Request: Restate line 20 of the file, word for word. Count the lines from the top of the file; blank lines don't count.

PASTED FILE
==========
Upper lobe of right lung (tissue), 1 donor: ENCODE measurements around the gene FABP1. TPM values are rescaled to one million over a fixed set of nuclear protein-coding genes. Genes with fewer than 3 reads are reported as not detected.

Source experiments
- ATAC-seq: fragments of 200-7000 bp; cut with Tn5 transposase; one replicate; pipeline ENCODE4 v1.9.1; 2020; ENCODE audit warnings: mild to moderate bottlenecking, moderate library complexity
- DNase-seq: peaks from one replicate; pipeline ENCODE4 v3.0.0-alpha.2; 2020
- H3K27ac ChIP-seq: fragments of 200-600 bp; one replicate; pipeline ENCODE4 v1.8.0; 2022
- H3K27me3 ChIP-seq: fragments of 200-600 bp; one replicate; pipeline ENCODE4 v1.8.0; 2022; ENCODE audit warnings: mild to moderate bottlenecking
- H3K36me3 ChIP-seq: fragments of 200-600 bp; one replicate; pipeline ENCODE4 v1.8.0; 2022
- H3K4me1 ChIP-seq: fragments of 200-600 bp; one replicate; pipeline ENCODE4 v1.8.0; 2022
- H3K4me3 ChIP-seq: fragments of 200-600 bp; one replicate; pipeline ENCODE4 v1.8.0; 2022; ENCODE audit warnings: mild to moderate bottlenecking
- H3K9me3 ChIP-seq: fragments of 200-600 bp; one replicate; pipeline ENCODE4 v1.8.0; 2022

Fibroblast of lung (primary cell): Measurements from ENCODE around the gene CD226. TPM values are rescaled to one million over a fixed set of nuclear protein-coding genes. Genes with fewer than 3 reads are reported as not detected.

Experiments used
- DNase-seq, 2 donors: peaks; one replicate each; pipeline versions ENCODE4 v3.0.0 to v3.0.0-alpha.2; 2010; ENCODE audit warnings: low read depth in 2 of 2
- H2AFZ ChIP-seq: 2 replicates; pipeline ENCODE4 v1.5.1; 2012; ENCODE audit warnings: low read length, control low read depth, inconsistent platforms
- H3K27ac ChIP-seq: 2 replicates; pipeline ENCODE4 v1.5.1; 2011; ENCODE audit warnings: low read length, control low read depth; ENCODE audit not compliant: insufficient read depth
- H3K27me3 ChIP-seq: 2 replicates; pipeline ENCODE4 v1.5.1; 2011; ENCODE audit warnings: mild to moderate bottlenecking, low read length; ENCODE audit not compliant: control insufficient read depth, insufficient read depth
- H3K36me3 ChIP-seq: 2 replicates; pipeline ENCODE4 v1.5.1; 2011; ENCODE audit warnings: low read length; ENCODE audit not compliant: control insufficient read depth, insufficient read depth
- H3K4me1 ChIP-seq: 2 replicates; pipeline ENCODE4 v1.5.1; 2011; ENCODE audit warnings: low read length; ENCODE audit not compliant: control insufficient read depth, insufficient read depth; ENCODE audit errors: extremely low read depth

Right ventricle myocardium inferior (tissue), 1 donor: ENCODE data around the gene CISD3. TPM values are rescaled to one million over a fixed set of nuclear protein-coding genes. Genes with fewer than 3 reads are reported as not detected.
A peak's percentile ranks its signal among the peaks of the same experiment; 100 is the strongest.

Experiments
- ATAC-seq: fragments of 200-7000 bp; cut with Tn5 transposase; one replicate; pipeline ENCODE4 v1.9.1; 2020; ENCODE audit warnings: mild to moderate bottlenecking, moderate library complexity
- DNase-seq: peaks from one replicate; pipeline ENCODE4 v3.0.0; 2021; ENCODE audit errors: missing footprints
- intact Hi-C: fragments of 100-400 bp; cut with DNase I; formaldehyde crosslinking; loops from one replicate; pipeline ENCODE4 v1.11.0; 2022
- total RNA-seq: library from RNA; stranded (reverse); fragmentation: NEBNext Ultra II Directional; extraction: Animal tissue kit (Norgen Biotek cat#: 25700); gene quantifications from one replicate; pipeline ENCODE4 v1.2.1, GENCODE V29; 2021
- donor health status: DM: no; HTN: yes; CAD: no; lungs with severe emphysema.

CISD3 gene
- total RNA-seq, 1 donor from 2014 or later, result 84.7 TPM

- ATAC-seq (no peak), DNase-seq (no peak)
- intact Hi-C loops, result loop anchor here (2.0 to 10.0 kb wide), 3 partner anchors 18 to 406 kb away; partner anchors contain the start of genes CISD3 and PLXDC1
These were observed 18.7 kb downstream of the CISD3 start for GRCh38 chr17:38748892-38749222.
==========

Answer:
A peak's percentile ranks its signal among the peaks of the same experiment; 100 is the strongest.